My friend wrote on facebook a few weeks back, “I find few things more annoying than ignorance. Over heard a small group of young adults trash talking about Mormons. Couldn’t help but speak up & kindly suggest they save the ignorance for their home conversations. Just because you’re not of a certain faith doesn’t mean you need to spread hatred toward the people who are of that faith. Time to grow up!” AMEN, brother!
I have encountered in sooo many different settings the mentality that if it isn’t my faith, there isn’t any common ground to stand upon. But what about the idea that we all have things that we value, and just because they may not be identical to my belief, they still have value to someone else? I have constantly preached (and perhaps over-preached) the gospel of acceptance and standing on common ground, rather than just your ground. But why is it so challenging for people to understand that faith is something that brings people together, not pulls people apart?
Last week, I met some new friends through the dean of Religious life at Smith. This couple are both Princeton alums (although the wife confesses that she didn’t get her M.Div, she got her M.R.S degree. Who cares, in my opinion, she worked for it…the rest is just in the details…), and they remind me a lot of my maternal grandparents. I had known them all of an hour before they were inviting me over, asking to take me to church, and offering me rides places. But what struck me most is how when we were leaving, they both offered me the biggest hugs – the kind of hugs only grandparents give their grandchildren. For them, it didn’t matter that I wasn’t Presbyterian (although I think they’re still secretly hoping that I’ll give up my RCA dreams and switch my ordination commitments to PC(USA)…dream on!), they saw another child of God, and that was more than enough. They loved me because I loved them, and I loved what they held close to their hearts. The specifics are less important than the general understanding we share.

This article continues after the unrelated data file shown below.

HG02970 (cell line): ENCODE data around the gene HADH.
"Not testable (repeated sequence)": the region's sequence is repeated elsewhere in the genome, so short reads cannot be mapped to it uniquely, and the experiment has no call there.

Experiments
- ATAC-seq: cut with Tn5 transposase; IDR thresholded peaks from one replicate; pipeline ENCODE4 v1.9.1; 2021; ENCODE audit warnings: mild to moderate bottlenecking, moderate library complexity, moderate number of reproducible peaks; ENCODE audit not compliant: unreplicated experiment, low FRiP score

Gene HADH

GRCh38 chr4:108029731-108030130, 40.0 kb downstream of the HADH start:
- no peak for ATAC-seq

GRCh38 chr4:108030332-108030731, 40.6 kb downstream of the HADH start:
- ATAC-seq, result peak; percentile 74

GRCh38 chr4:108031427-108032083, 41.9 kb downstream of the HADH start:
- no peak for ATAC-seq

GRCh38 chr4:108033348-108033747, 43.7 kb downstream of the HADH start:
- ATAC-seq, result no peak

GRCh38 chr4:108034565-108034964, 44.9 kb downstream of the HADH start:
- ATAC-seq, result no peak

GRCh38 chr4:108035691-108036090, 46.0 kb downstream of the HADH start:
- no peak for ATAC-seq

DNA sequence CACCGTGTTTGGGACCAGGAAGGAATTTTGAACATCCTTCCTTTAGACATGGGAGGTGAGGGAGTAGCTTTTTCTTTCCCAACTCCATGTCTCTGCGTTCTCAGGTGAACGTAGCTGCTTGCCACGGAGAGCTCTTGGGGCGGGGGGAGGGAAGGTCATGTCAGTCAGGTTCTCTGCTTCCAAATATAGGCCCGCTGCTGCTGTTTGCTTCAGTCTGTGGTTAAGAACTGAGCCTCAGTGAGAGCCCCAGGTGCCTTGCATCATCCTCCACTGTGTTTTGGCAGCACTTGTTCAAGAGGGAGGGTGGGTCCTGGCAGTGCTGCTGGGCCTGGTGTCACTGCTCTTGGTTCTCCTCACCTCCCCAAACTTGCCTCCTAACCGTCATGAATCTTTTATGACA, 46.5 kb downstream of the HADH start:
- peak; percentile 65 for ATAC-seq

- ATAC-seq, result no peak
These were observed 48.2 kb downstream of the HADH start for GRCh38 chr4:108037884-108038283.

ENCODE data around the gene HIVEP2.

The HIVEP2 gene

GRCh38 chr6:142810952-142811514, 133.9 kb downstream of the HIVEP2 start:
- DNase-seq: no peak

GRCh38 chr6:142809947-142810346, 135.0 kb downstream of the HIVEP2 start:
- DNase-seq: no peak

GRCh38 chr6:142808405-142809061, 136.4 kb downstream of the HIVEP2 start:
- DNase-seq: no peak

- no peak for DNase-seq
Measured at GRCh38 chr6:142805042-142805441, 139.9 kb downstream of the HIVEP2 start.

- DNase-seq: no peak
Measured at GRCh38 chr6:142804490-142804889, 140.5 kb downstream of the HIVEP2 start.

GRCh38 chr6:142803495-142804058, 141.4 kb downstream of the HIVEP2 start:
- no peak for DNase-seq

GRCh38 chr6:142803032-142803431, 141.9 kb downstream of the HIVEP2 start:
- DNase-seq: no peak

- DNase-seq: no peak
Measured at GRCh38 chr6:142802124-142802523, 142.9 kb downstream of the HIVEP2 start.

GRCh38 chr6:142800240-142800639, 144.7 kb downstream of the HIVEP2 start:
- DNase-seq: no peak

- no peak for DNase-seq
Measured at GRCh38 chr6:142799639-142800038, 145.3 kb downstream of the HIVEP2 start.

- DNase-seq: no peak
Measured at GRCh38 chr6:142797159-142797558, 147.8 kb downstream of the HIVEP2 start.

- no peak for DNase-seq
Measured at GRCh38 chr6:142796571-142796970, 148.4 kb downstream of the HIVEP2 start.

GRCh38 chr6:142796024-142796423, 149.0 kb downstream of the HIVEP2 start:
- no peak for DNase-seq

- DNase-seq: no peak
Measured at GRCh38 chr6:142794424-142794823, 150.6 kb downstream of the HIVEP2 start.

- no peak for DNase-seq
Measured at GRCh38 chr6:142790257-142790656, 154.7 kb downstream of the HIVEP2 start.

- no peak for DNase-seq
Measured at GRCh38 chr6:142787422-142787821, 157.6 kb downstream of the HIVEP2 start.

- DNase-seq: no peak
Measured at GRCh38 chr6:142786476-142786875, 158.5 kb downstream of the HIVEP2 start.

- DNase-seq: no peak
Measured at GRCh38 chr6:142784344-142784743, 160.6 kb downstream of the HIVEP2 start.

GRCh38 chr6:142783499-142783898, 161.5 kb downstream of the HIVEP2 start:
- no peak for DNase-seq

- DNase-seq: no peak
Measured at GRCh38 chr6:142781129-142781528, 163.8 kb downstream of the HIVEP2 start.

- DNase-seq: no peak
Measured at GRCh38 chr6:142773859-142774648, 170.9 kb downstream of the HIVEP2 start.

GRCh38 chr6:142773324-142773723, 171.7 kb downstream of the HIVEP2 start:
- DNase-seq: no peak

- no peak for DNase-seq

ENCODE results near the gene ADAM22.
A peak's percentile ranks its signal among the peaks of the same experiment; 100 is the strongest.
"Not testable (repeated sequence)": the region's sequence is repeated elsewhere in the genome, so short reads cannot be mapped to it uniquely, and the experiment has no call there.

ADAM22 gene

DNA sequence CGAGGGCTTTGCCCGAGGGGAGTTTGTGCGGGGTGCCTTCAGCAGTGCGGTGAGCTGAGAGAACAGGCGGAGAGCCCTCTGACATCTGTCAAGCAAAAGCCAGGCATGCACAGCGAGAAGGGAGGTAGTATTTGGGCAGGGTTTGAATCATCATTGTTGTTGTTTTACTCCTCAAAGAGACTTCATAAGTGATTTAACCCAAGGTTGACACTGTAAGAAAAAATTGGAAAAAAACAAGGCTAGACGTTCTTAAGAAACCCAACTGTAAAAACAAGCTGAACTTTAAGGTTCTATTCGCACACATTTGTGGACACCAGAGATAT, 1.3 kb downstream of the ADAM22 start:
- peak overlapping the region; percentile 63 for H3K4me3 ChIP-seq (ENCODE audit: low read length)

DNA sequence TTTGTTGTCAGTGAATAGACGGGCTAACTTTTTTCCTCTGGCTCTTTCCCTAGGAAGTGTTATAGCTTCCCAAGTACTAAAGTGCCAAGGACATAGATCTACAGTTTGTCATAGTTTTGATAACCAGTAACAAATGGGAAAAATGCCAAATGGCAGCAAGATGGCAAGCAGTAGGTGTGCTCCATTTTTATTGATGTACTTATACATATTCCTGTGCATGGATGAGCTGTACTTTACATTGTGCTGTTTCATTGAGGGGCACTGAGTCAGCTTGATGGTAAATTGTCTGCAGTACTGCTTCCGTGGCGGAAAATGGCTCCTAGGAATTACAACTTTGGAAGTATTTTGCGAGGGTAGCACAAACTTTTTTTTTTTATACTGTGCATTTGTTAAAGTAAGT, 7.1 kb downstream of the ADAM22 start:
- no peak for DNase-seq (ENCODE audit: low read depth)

I wish that such a passion, such a deep and pure love that God and Jesus have for us, could exist between people of different faiths, or even people of the same faiths. Should it really matter that my faith is different from that of the Fishers (at times, not always), or that my faith is different from that of my Jewish or Muslim friends? In a perfect world, no; in such a perfect world, people would recognize that faith and belief – regardless of what differences may arise – should serve to unite people, should serve as the catalyst for the formation of a beautiful (and diverse) community of spiritual people. This group would not be a place to distinguish “believers” from “non-believers” but rather would unite those with “beliefs” of all sorts. It would seek to find a common ground for all to stand on equally, creating not a hierarchy for some to be more powerful or stronger than others, but rather a home for all to share equally, loving others, not finding arbitrary reasons to hate.
My faith + Your Faith = Our faith, even though we may believe slightly different things. The important part is not “my” or “your” but the word faith. It is spelled the same way whether it refers to being a Christian, a Jew or a Muslim. Each of us has faith, and that is far more important than the details. So lets drop the hate for those that don’t believe what we do. Lets stop wasting our time, energy and emotions on finding what pulls us apart, when trying to find what unites us is so much more productive and less exhausting. I think that the time and effort is spent finding what makes us unique and distinctive is far more satisfying for some than finding what could bring people together. Why worry so much about what makes us different, why search for things that make us different when there is so much that should serve to bring us together? The world is such a mess and so many are torn apart from their brothers and sisters, mothers and fathers – we should be looking for reasons to come together in times of strife and suffering, to bring about peace and understanding through unity, not through differences. Let us not create divides among us, but rather let us mend the rifts that have formed in the past.
Because in the end, when all the mess and clutter dissipates, my faith + your faith = our faith. Period.